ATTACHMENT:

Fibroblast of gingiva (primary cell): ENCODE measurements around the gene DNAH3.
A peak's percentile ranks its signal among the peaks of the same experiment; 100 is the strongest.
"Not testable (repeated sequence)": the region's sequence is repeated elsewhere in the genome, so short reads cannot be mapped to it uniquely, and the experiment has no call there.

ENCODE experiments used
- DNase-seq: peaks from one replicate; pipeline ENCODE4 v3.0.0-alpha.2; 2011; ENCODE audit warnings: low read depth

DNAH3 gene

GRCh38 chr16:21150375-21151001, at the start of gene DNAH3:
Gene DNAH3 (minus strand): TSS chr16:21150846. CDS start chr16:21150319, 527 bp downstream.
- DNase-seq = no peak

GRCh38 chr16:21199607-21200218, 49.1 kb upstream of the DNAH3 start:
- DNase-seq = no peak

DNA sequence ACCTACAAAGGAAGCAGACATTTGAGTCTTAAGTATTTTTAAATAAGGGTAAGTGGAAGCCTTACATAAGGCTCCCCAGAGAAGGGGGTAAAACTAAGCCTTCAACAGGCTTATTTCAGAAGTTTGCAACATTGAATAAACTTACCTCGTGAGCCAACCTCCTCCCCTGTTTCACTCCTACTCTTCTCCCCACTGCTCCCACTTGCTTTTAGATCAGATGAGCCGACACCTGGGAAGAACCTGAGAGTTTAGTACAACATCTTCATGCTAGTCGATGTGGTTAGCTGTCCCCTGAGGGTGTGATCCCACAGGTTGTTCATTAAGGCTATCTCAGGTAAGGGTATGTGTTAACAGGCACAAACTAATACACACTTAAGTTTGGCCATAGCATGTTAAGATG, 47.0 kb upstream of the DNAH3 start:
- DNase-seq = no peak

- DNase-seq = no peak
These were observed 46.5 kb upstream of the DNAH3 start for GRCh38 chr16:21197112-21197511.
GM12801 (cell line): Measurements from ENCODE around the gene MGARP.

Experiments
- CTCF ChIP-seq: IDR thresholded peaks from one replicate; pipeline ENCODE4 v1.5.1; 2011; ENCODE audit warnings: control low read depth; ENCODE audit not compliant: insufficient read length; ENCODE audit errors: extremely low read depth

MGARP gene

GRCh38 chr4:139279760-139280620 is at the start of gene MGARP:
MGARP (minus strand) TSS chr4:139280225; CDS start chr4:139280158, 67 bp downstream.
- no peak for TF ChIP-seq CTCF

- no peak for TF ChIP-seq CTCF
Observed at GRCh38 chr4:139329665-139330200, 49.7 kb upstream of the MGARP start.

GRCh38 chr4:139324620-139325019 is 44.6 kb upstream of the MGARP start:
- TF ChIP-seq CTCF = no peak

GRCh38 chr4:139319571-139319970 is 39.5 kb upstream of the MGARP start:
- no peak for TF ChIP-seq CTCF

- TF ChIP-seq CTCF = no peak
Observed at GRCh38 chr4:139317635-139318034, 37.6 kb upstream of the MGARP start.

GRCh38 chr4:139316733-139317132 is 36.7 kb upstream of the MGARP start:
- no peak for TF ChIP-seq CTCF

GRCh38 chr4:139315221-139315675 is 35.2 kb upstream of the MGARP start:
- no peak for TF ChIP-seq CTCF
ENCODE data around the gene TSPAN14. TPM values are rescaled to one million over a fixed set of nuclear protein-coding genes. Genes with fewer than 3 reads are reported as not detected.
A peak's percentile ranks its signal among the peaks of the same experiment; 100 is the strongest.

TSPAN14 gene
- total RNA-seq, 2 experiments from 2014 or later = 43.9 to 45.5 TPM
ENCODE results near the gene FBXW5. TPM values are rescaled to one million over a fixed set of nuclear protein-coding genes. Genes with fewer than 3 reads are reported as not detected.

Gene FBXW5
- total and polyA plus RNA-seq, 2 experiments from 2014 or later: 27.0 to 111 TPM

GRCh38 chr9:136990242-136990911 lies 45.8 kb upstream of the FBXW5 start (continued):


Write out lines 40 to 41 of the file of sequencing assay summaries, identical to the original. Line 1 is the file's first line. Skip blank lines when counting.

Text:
Gene FBXW5
- total and polyA plus RNA-seq, 2 experiments from 2014 or later: 27.0 to 111 TPM